THE LAS VEGAS STORY, IN NUMBERS

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THE LAS VEGAS STORY, IN NUMBERS

Happy summer of 2016! It has been 85 years since Nevada legalized gaming, and at that time it was the

only state in the US with legal gambling. Today there are 43 states, and counting, with casinos. With this article I thought it would be nice to look into the past, as well as some interesting statistics.

Nevada History

In 1861, while Nevada was still a territory, the first prohibition on all forms of gaming was passed into law. In 1869, the Nevada Legislature legalized gaming in spite of the Governor’s veto. This law approved numerous games and imposed the first license fee. Between 1869 and 1907, many changes in gambling regulations and license fees were made, with the main concern being where and when gaming could be conducted. The 1907 Legislature redistributed gaming fee revenues so that all fees, except those from slot machines, were retained by the county, while slot machine fees went into the state coffers. The change was short-lived, as the 1909 Legislature prohibited gaming in all forms effective October 1, 1910.

It was not until 1931 that Nevada’s modern era of legalized gaming began with the passage of the “Wide Open Gambling” bill signed into law by Governor Fred Balzar. The bill established a schedule of license fees for all games and machines, with the counties assuming the responsibility for the licensing and the collection of fees.

The 1955 Legislature created the State Gaming Control Board (“Board”) within the Nevada Tax Commission, whose purpose was to inaugurate a policy to eliminate the undesirable elements in Nevada gaming and to provide regulations for the licensing and operation of gaming. The Board was also to establish rules and regulations for all tax reports that were to be submitted to the state by gaming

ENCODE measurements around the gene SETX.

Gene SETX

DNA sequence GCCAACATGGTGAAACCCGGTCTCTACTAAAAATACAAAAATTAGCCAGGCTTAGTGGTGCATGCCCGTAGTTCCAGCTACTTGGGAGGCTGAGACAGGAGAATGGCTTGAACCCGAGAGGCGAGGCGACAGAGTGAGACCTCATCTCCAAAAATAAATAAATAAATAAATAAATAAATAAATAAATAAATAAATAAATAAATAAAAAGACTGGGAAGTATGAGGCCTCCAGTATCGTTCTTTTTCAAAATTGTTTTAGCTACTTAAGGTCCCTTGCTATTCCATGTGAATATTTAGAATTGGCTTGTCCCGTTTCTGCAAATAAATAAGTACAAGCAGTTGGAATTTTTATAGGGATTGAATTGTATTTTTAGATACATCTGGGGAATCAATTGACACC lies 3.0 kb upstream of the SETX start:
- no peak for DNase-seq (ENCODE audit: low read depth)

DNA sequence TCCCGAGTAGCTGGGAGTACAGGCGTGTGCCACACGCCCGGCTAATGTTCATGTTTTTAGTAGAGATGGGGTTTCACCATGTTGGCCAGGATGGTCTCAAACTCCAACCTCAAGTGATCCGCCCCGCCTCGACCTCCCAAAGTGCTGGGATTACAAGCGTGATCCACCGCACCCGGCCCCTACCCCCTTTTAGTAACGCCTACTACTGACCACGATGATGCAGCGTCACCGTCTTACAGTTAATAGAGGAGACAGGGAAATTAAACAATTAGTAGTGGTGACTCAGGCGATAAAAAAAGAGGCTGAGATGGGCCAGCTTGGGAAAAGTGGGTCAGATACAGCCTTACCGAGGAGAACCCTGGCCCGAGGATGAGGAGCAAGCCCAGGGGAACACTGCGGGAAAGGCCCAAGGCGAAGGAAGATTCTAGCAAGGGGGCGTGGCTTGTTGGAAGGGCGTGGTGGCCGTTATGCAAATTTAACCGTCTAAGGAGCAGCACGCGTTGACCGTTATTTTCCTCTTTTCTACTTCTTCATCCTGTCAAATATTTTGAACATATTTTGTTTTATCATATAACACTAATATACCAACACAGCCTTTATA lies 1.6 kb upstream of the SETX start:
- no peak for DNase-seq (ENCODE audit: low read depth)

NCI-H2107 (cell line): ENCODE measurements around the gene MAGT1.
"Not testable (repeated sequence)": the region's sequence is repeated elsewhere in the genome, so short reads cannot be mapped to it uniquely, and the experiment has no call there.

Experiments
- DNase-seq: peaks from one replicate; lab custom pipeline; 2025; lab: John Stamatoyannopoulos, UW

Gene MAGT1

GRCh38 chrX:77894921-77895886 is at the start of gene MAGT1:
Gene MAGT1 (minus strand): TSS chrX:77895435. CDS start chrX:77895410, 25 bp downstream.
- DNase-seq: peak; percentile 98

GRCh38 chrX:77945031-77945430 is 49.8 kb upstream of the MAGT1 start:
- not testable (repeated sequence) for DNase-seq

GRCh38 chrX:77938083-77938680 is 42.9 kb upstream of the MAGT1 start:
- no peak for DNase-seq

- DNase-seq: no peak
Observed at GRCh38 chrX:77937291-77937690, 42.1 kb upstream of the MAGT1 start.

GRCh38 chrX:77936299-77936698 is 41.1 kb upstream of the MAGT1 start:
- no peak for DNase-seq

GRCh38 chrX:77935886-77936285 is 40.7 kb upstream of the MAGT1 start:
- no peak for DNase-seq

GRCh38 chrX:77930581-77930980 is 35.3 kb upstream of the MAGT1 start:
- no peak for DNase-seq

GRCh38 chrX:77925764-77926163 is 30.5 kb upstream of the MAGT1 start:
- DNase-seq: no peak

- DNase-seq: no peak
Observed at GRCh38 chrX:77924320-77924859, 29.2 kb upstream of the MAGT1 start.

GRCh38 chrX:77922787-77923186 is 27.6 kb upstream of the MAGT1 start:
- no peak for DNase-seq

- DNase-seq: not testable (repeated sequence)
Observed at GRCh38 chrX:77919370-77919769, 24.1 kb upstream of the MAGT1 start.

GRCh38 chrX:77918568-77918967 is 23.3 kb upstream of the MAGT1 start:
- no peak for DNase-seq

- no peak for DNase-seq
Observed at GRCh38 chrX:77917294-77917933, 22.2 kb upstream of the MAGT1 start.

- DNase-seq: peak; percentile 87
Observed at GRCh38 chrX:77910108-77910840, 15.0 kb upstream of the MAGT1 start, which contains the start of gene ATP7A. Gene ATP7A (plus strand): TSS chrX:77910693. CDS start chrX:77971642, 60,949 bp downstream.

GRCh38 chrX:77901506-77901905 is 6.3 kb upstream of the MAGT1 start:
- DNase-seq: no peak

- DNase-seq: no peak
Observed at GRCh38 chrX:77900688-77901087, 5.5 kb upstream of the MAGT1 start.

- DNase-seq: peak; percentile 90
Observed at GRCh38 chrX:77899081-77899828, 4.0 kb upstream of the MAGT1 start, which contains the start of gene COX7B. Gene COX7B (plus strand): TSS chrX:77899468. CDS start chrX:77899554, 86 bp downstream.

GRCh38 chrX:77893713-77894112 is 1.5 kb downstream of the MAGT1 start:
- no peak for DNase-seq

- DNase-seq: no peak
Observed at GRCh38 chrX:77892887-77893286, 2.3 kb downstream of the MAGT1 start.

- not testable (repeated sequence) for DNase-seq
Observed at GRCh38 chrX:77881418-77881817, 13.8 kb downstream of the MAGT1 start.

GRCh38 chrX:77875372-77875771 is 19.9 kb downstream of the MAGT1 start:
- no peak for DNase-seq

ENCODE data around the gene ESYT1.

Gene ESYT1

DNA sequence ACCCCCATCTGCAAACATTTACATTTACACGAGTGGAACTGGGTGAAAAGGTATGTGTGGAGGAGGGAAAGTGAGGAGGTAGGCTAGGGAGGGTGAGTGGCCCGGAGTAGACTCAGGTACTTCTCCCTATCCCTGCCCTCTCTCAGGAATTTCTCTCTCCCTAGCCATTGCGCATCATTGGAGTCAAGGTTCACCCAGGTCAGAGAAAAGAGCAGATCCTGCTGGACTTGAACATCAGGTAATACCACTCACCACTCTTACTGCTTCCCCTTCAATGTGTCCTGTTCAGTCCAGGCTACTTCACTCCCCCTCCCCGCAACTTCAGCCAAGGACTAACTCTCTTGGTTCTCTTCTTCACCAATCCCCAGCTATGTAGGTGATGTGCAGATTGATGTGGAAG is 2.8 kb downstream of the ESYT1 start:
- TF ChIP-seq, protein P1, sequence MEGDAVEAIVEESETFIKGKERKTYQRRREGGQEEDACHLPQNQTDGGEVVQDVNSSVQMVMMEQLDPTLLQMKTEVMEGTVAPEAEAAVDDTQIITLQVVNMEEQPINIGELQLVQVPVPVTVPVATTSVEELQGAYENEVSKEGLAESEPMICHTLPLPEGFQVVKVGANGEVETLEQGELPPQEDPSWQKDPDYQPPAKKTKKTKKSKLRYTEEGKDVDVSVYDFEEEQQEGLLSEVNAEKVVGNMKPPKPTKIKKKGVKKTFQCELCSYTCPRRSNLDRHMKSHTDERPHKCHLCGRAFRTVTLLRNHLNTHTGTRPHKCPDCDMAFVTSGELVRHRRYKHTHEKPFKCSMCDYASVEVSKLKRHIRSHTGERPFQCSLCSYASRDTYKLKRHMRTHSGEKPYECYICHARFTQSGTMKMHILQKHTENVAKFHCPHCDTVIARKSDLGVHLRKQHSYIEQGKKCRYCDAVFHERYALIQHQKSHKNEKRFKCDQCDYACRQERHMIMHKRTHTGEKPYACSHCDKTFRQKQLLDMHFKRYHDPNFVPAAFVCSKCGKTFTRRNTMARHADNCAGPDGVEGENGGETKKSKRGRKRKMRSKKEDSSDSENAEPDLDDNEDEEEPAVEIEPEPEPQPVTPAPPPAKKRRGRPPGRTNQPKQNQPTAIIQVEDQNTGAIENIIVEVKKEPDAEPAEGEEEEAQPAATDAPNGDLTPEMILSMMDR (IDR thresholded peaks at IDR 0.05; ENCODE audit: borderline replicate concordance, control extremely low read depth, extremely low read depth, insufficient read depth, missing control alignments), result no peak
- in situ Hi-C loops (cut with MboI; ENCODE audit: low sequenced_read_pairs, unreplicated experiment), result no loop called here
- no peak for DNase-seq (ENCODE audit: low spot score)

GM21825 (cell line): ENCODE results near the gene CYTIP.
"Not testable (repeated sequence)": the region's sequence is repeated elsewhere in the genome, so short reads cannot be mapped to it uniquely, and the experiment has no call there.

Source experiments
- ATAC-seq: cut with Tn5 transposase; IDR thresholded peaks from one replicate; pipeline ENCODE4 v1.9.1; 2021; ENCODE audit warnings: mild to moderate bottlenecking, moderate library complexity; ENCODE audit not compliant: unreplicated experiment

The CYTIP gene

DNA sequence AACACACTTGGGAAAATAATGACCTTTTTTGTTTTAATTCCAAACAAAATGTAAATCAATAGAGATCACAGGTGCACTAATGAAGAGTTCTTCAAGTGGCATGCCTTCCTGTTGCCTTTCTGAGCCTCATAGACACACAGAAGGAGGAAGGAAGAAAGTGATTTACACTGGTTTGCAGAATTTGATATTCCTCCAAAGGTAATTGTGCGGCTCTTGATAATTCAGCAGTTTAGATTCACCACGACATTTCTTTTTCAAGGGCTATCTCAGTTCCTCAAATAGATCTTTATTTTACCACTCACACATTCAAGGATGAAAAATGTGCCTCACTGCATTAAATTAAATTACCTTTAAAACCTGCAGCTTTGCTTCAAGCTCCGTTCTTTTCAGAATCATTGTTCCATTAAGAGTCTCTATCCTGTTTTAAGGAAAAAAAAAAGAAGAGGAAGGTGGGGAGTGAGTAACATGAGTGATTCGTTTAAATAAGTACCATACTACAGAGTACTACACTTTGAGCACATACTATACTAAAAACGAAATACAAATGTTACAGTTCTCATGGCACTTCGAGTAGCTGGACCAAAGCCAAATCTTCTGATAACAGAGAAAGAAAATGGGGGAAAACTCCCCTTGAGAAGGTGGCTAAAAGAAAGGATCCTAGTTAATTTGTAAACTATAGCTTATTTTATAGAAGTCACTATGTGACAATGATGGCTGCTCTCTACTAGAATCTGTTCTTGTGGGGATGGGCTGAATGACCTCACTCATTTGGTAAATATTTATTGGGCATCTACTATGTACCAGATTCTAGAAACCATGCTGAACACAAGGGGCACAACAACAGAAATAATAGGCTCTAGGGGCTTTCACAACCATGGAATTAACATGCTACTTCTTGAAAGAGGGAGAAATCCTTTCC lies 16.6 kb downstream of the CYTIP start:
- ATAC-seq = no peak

licensees.

In 1959, the Nevada Gaming Commission (“Commission”) was created by the passage of the Gaming Control Act (“Act”). The Act laid the foundation for what would become modern gaming regulation. The primary responsibilities of the Commission include acting on the recommendations of the Board in licensing matters and ruling upon work permit appeal cases. The Commission is the final authority on licensing matters, having the ability to approve, restrict, limit, condition, deny, revoke or suspend any gaming license. The above information comes from the Nevada Gaming Control Board/Commissions website: www.gaming.nv.gov.

Marketing Las Vegas

Last year more than 42,312,216 visitors came to Las Vegas. These figures come from the Las Vegas Convention and Visitors Authority (LVCVA), and their website at www.lvcva.com. Their mission statement is “To attract visitors by promoting Las Vegas as the world’s most desirable destination for leisure and business travel.” They are the entity that trademarked and promotes “What happens in Vegas, stays in Vegas.”

The LVCVA is unlike a typical convention and visitor’s bureau in that it is not a membershipbased

organization. The LVCVA is a governmental agency. It was established by a state law, is funded by a county room tax and is governed by an autonomous board of directors.